The second bit  - "to avert further disaster"  - is a classic justification after the fact. Implicitly, that excuses any mistakes or excesses because the cause was right and just.

But all of that is in the past tense.  It is over. A key part of the Thursday speech was the promise that the Liberals would deliver their election commitments.  They weren't wrong.  They were not out of touch. They did not make promises merely to get elected.  No.  

George Michael.  No.  Billy Joel.  No. Billy Graham.  No. Got it: Jim Stockdale!  Who?
Jim Stockdale.

The Liberals are actually changing direction from the spring.  They have definitely abandoned any idea of cuts implicit in the spring budget.  The mini-budget is cancelled, although the Liberals are denying it furiously.  They have also withdrawn anything that looked like a cut especially if it got folks upset.

What Dwight's speech said on Thursday was that they will just pretend like last spring never happened. Since Dwight can never be wrong, though, he cannot say that or anything that sounds vaguely like it. So his speechwriter dug up an American Vietnam War veteran to talk about faith.  You have to have faith in the ultimate rightness of your cause.  Don't be a pollyanna, but know that if you stick to the course laid out in the beginning, then you will come out of things okay.  Not exactly the kind of spokesman to resonate with a local audience, let alone a Canadian one, but the image works.


"We retain the faith that by delivering on our five priorities we will establish a strong, diversified province, using the good fortune of its resources to develop and foster its economic, cultural, and natural strengths."   Good times aren't coming tomorrow, but the implicit message coming from the Premier is that he plans to hold things pretty stable. We might have some minor rough patches, but he is going to get back to what he promised last year.  Ball is going back to the five points. 

The key thing to remember about the Liberal election platform is that, as with the other party platforms, it continued the fundamental strategic course set by the Conservatives under Danny Williams. They would continue massive overspending. They would sustain the government's disproportionately large role in the economy. What the Conservatives had originally done through oil revenue would continue as borrowing,  precisely in the way Kathy Dunderdale and Paul Davis had done.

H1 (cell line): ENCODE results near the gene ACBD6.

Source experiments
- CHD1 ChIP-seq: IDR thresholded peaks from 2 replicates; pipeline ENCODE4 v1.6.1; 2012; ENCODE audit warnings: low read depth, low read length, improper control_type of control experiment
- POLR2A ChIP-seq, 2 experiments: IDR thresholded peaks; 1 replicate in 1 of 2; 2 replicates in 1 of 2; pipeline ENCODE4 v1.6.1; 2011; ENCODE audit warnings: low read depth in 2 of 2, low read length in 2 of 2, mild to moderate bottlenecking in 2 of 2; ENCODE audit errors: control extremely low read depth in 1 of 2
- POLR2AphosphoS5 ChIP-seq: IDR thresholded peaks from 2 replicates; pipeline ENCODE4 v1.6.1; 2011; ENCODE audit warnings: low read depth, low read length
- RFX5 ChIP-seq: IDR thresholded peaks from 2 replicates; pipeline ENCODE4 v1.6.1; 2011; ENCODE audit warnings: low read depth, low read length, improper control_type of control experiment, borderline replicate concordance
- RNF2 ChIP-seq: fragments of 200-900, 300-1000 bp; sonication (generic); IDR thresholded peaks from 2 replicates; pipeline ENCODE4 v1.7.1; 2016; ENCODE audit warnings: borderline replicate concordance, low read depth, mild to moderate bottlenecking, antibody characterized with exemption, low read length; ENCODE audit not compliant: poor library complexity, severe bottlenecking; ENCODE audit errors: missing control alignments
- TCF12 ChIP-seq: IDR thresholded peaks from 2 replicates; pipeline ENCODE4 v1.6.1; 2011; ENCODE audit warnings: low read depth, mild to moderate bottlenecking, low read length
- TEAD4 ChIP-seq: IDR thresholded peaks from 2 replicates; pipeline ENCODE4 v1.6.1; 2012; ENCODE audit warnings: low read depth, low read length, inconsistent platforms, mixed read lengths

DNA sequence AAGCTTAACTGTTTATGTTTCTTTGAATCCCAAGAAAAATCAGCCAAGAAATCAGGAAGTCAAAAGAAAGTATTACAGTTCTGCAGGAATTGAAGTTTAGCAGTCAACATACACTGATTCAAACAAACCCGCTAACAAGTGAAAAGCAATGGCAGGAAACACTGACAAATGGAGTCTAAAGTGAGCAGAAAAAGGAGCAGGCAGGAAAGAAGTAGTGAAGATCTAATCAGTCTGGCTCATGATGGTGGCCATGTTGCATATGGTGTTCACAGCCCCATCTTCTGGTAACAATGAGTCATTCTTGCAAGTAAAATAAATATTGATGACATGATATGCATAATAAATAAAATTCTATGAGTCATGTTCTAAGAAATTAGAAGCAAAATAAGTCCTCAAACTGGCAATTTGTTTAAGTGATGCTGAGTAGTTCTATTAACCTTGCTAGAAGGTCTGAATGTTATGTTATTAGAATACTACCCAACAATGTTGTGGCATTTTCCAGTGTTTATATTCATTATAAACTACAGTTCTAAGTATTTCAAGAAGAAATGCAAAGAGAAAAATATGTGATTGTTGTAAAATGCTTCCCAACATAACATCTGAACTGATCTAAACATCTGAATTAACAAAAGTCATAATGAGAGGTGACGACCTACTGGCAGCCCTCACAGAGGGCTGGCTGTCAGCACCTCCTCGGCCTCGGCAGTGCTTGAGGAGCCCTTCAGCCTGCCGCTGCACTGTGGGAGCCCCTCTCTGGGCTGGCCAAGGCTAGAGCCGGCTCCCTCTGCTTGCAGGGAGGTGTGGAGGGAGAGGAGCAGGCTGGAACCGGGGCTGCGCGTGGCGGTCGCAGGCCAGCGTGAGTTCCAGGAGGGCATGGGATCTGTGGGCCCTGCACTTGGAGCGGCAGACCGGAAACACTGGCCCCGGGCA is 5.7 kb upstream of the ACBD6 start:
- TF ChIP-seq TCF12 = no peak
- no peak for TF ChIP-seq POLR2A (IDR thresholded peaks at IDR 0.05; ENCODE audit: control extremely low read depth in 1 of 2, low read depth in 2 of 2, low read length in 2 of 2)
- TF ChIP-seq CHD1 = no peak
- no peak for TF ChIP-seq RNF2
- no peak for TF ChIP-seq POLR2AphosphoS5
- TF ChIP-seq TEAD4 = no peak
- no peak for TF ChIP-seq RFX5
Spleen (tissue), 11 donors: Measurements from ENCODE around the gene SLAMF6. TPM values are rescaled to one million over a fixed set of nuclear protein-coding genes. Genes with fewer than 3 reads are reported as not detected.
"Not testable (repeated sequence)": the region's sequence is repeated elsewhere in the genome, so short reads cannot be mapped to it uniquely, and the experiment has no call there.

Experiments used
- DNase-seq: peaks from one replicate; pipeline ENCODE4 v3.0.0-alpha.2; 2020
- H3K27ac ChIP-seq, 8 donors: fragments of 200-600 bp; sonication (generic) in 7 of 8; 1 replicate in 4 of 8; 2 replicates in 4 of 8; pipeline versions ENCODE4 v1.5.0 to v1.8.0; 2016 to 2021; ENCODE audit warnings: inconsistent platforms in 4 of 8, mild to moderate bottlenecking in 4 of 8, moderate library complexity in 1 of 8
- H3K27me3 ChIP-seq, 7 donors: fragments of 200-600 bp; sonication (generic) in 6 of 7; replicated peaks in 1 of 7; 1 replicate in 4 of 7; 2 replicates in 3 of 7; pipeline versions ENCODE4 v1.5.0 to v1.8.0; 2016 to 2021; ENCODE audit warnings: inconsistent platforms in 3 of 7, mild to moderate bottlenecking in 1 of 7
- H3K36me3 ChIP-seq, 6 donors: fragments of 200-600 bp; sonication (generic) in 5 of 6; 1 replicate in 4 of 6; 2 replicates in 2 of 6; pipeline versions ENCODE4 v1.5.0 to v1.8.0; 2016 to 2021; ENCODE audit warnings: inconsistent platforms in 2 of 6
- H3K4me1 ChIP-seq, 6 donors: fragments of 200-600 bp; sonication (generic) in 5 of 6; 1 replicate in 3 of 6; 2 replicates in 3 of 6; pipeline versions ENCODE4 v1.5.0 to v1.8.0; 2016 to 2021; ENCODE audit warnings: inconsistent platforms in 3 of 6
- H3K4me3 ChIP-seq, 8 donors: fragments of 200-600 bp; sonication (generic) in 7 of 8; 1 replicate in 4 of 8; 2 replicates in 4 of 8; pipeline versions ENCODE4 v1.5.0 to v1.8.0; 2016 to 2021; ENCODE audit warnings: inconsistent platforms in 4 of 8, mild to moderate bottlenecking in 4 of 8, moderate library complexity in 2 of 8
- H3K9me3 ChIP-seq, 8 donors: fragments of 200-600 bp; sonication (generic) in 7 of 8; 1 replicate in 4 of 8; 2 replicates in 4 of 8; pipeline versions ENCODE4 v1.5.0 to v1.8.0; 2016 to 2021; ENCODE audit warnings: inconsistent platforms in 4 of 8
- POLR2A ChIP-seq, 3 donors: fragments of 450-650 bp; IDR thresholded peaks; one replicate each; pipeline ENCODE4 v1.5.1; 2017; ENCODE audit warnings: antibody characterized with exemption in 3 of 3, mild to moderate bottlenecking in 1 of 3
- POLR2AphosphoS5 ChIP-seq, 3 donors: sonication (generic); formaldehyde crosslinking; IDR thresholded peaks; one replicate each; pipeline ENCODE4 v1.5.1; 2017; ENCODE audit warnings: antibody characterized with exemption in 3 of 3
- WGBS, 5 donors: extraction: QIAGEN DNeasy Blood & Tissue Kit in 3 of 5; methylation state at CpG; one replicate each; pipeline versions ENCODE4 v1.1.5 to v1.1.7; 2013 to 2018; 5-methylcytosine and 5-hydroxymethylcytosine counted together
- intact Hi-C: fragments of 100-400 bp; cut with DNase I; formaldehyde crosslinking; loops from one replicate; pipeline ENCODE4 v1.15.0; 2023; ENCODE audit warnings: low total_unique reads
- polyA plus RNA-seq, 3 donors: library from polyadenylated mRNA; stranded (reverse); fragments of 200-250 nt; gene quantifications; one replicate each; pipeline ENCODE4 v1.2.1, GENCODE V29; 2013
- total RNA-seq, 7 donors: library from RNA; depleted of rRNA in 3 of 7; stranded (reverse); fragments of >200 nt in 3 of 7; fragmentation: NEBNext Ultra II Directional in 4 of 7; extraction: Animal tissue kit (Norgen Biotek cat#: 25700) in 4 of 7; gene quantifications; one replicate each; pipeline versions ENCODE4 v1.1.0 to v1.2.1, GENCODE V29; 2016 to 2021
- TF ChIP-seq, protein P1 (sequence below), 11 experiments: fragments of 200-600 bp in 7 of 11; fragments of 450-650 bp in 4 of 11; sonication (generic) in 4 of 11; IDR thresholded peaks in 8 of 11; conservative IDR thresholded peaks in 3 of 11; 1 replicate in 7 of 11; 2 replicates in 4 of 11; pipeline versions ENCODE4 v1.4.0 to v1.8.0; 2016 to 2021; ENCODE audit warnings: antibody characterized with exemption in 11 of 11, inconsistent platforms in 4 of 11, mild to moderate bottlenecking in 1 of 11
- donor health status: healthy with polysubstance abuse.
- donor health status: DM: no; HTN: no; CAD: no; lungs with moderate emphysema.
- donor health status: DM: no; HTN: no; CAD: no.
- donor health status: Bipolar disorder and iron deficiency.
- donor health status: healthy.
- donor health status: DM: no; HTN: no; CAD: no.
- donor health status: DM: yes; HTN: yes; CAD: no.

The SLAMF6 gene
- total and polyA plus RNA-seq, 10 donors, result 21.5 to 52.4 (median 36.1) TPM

Muskrat Falls was an essential element in that plan since it provided enormous amounts of make-work in the near term. Dwight Ball has been an fervent support of Muskrat Falls since he had his first Nalcor briefing. He affirmed his commitment to the project last September.  Even in the face of Ed Martin's interest in quitting last April, Ball's first instinct was to try and persuade the architect of darknl and the Muskrat Falls disaster to continue in place. Such is the extent of Ball's deep, personal commitment to this project. An implicit expectation in the Conservative plan was that Gull Island would follow along in due course. There's no indication that is off the table.

Other than the modest trimming and re-organization in the five point plan, that's all Ball plans to do to cope with a chronic $2.0 billion structural deficit that wasn't created by the drop in oil prices but exposed by it. This is precisely what the Conservatives decided some time ago, with the continued help of Wade Locke. Hold the line on everything. Make a few adjustments along the way and eventually, everything will balance out.

The public sector unions have known this since last year. Ball has no intention of making any adjustments to the public sector beyond what attrition will bring. NAPE, in particular, has been running an expensive and aggressive campaign because they are assured of the government's intentions.

The difference between what the Conservatives had and what the Liberals plan to do is modest.  The Liberals have reintroduced some management techniques that should keep control of spending. And they are talking about "diversifying" the economy. Supposedly there was a plan. Paul Antle was supposed to deliver a second one, but nothing came of that.

On October 11,  Dwight Ball will confirm for us that the way forward he wants to follow is the same as the way that got us into this mess in the first place.  With a few minor adjustments here and there. Tories expected deficits of $1.0 billion annually every now and then.  The Liberals will accept $2.0 billion.  As long as they can find money somewhere,  they will keep spending it.

And just to show us all how much of a really huge change and really big deal all of this is,  the government will have a consultation.  Just the same as the ones they have had before.

But even samer.

Just remember Jim Stockdale.

Have faith.